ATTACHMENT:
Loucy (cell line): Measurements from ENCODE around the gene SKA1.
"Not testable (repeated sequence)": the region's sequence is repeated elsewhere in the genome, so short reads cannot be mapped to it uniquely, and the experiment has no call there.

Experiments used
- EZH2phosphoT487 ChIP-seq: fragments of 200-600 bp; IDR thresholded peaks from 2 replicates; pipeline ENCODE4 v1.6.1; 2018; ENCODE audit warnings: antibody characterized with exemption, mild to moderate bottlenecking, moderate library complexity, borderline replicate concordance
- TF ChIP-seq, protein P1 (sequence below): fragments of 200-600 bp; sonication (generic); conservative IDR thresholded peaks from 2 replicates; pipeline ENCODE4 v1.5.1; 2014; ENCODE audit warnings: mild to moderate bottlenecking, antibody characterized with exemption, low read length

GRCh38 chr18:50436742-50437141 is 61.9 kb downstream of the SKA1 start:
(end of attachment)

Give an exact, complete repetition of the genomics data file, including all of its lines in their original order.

Loucy (cell line): Measurements from ENCODE around the gene SKA1.
"Not testable (repeated sequence)": the region's sequence is repeated elsewhere in the genome, so short reads cannot be mapped to it uniquely, and the experiment has no call there.

Experiments used
- EZH2phosphoT487 ChIP-seq: fragments of 200-600 bp; IDR thresholded peaks from 2 replicates; pipeline ENCODE4 v1.6.1; 2018; ENCODE audit warnings: antibody characterized with exemption, mild to moderate bottlenecking, moderate library complexity, borderline replicate concordance
- TF ChIP-seq, protein P1 (sequence below): fragments of 200-600 bp; sonication (generic); conservative IDR thresholded peaks from 2 replicates; pipeline ENCODE4 v1.5.1; 2014; ENCODE audit warnings: mild to moderate bottlenecking, antibody characterized with exemption, low read length

GRCh38 chr18:50436742-50437141 is 61.9 kb downstream of the SKA1 start: